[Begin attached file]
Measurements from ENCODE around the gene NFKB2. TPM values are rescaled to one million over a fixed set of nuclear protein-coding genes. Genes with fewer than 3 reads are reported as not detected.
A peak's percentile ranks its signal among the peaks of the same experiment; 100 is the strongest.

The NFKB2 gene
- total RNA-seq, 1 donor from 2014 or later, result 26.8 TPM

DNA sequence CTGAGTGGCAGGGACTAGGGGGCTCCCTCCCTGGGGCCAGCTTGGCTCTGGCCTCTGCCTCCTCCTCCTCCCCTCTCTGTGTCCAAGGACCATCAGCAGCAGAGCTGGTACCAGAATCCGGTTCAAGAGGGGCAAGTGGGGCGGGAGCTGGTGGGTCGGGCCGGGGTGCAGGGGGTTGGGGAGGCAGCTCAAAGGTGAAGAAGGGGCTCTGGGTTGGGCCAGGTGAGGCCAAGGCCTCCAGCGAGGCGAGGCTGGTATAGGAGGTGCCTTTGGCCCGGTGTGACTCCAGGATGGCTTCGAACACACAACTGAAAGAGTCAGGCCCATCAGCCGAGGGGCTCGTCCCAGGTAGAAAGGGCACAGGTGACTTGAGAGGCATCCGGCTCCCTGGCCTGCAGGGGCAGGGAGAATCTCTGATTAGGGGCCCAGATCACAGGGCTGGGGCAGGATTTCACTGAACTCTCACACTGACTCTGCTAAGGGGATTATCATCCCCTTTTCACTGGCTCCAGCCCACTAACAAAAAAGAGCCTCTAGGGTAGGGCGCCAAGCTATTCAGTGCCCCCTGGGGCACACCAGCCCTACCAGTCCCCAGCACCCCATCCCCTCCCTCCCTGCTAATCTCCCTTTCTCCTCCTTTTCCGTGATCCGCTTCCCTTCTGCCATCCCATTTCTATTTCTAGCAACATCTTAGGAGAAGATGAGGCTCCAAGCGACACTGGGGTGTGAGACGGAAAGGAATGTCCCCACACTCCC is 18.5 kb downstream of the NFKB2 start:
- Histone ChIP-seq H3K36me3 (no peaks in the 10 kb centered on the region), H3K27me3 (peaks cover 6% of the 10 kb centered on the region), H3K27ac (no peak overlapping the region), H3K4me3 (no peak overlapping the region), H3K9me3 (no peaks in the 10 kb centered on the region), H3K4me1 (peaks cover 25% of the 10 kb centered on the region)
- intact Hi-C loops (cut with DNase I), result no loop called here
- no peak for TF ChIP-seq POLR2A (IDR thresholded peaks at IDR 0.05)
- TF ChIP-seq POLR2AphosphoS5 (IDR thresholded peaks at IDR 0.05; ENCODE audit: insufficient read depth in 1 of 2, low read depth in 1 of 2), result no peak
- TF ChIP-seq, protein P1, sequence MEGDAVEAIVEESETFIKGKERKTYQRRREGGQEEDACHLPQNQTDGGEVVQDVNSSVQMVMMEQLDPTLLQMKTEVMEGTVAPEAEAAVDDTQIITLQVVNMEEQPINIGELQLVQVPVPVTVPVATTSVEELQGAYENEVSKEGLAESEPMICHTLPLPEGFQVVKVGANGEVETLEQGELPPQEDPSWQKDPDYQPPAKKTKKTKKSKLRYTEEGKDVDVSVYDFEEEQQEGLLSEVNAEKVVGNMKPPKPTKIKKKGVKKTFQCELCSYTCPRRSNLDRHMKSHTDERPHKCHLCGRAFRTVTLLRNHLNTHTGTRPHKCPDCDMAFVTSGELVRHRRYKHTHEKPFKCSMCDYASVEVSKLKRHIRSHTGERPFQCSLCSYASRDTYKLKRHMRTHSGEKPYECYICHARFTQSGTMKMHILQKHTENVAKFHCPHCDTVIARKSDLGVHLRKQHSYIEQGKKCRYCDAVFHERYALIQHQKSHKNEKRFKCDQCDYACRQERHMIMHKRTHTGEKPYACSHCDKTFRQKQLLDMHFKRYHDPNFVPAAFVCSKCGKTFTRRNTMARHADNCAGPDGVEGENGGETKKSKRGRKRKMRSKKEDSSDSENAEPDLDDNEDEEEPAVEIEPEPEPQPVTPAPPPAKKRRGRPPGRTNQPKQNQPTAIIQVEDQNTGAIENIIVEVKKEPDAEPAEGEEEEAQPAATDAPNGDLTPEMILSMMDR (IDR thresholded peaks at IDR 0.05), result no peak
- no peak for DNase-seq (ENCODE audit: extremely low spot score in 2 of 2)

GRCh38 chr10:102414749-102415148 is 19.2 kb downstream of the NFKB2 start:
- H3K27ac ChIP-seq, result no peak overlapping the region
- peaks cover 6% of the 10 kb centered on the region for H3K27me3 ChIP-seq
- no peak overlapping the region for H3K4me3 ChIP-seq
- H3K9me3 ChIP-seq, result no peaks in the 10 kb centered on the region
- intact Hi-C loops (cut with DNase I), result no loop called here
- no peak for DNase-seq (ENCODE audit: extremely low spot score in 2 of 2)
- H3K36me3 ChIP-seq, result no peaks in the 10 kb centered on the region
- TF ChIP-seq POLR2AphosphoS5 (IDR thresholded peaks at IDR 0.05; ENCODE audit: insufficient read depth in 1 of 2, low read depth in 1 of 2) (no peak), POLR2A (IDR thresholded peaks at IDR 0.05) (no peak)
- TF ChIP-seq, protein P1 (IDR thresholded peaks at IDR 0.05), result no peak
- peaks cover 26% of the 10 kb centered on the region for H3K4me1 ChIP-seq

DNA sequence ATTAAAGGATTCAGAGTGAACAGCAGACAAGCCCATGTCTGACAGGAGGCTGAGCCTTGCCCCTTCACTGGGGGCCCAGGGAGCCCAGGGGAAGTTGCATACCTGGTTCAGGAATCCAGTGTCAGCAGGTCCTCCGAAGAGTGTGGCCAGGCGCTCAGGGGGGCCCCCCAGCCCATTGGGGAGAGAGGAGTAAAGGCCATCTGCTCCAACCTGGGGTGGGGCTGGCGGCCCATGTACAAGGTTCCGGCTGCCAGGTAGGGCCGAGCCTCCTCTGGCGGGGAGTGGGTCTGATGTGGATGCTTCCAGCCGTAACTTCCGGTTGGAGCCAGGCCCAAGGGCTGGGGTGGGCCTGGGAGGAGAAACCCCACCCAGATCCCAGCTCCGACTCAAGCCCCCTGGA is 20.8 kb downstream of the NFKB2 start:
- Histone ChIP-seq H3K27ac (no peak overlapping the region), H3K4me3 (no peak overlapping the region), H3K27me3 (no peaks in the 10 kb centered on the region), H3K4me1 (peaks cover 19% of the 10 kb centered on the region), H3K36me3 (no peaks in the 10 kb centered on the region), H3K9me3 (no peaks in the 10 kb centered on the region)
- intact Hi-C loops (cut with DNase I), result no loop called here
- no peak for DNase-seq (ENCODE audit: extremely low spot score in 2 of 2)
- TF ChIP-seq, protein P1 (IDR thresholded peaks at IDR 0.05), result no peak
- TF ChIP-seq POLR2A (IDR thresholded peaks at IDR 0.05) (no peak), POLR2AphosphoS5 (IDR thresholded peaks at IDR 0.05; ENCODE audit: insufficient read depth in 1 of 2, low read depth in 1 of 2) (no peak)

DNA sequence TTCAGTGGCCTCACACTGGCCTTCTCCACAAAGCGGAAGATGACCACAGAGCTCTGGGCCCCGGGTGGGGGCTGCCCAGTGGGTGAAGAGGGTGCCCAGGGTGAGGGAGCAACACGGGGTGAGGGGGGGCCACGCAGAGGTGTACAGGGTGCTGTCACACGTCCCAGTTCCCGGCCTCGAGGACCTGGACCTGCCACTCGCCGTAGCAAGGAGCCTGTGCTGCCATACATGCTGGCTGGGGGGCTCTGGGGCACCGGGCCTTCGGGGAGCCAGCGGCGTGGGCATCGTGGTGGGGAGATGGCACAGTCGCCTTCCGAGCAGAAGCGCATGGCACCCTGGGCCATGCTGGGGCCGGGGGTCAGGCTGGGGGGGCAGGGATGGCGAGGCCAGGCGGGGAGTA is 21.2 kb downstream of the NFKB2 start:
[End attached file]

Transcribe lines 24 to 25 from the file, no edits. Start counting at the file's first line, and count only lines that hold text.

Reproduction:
- Histone ChIP-seq H3K27ac (no peak overlapping the region), H3K4me3 (no peak overlapping the region), H3K27me3 (no peaks in the 10 kb centered on the region), H3K4me1 (peaks cover 19% of the 10 kb centered on the region), H3K36me3 (no peaks in the 10 kb centered on the region), H3K9me3 (no peaks in the 10 kb centered on the region)
- intact Hi-C loops (cut with DNase I), result no loop called here